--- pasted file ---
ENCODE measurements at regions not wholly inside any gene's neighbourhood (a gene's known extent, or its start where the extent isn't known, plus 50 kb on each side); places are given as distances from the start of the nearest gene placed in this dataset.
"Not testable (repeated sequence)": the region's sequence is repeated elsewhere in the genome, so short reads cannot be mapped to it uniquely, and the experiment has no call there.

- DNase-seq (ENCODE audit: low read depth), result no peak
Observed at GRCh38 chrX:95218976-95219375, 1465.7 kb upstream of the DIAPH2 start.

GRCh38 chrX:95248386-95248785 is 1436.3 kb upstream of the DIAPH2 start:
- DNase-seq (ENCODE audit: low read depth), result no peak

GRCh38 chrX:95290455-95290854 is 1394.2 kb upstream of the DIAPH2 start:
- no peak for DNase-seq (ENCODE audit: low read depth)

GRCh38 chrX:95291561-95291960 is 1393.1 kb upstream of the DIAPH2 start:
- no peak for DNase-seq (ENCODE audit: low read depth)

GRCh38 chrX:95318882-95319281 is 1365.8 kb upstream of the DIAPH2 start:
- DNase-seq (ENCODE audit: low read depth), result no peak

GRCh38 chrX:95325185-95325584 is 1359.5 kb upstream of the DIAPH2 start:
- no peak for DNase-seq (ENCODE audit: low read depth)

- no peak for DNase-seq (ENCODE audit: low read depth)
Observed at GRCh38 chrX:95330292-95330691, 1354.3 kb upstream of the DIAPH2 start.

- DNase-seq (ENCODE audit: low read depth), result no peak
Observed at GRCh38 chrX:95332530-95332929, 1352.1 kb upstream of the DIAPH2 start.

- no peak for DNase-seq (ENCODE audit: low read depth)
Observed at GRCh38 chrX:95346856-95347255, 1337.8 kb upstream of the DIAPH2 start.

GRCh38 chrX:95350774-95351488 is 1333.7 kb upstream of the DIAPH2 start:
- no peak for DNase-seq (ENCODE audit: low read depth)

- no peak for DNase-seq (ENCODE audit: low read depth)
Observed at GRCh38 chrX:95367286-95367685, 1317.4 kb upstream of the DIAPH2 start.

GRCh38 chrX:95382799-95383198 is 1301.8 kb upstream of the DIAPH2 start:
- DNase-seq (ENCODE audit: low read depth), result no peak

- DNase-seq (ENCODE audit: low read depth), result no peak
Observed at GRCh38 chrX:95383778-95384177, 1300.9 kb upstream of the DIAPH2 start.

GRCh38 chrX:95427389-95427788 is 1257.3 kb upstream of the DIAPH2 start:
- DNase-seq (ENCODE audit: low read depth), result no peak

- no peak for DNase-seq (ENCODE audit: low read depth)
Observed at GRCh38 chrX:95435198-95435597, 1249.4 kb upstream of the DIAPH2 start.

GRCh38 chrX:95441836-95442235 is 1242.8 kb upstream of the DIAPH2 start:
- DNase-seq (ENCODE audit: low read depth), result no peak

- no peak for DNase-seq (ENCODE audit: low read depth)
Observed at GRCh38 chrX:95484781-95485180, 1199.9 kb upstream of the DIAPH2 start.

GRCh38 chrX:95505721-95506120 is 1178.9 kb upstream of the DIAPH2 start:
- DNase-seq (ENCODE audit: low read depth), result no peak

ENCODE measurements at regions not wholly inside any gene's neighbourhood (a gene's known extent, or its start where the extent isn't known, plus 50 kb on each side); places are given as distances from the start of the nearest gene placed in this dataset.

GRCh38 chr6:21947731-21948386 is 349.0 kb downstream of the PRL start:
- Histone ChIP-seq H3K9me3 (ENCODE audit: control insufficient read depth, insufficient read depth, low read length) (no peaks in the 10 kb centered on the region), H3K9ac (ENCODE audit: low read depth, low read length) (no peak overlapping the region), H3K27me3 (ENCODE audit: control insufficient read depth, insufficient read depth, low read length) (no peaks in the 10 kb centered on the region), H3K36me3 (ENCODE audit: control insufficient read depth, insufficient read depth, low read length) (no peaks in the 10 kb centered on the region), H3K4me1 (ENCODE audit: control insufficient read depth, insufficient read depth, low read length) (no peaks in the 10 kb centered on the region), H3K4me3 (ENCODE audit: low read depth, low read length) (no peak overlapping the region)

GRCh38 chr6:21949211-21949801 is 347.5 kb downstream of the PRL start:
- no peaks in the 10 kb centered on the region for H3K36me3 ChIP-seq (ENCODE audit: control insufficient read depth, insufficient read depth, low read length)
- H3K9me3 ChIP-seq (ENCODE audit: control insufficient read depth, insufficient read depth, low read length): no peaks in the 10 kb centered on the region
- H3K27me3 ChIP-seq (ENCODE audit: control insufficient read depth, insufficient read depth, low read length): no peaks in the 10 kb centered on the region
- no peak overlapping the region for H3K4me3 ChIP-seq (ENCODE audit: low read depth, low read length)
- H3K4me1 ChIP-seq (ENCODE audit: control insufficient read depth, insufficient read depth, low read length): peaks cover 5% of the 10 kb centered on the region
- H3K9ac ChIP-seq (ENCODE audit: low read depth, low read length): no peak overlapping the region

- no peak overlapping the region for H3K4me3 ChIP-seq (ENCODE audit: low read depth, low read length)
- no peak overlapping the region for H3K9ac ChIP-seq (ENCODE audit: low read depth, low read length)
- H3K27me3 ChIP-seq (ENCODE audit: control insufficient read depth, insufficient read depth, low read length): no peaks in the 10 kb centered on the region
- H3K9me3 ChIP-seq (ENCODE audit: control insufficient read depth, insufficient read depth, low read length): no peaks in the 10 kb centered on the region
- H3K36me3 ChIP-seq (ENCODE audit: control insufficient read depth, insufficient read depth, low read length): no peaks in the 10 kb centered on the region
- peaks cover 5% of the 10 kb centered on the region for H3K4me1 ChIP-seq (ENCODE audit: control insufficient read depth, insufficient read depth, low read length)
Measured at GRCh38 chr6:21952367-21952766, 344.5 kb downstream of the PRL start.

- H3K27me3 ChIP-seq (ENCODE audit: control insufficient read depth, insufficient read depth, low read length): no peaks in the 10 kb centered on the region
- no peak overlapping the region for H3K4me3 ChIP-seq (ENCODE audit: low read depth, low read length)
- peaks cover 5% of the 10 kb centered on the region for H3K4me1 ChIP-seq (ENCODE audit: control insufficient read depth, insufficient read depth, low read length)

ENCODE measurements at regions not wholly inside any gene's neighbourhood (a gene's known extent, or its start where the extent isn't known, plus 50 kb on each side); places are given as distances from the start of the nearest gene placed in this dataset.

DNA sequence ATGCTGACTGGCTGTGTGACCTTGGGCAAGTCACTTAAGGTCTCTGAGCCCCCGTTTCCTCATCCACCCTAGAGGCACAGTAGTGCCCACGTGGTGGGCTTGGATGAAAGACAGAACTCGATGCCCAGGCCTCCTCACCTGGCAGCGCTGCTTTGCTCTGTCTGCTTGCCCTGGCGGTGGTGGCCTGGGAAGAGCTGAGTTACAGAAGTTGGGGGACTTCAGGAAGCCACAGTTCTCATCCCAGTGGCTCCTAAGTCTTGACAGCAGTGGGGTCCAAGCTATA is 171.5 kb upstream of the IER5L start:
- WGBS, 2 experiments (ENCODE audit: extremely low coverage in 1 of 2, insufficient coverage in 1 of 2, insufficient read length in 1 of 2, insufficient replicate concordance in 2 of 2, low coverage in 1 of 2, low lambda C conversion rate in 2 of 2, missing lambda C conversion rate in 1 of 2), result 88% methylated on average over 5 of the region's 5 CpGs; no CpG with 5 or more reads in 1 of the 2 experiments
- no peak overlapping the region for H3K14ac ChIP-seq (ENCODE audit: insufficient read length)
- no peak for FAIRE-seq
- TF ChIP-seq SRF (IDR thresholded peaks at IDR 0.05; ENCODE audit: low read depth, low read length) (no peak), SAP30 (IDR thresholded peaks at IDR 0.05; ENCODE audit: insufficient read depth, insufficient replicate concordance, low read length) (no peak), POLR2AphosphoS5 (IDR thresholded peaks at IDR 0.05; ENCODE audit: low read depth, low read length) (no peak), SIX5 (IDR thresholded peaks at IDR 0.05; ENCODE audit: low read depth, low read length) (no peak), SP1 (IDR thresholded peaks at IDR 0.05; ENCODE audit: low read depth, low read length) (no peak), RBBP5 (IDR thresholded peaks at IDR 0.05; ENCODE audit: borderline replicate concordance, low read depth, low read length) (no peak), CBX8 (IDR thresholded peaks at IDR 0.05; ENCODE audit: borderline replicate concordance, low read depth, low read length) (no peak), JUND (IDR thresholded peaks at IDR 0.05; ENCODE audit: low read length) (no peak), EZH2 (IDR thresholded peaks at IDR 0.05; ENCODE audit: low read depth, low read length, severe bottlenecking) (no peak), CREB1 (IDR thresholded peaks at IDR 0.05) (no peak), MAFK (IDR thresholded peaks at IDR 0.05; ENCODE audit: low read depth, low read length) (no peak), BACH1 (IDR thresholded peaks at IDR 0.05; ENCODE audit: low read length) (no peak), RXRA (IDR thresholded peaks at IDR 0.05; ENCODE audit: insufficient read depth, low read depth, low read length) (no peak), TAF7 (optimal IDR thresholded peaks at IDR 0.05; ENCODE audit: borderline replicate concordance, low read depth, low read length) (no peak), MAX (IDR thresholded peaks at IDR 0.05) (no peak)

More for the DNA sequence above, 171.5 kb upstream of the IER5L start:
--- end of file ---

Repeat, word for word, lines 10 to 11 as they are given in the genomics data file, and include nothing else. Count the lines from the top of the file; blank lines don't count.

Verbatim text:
- no peak for DNase-seq (ENCODE audit: low read depth)

GRCh38 chrX:95318882-95319281 is 1365.8 kb upstream of the DIAPH2 start: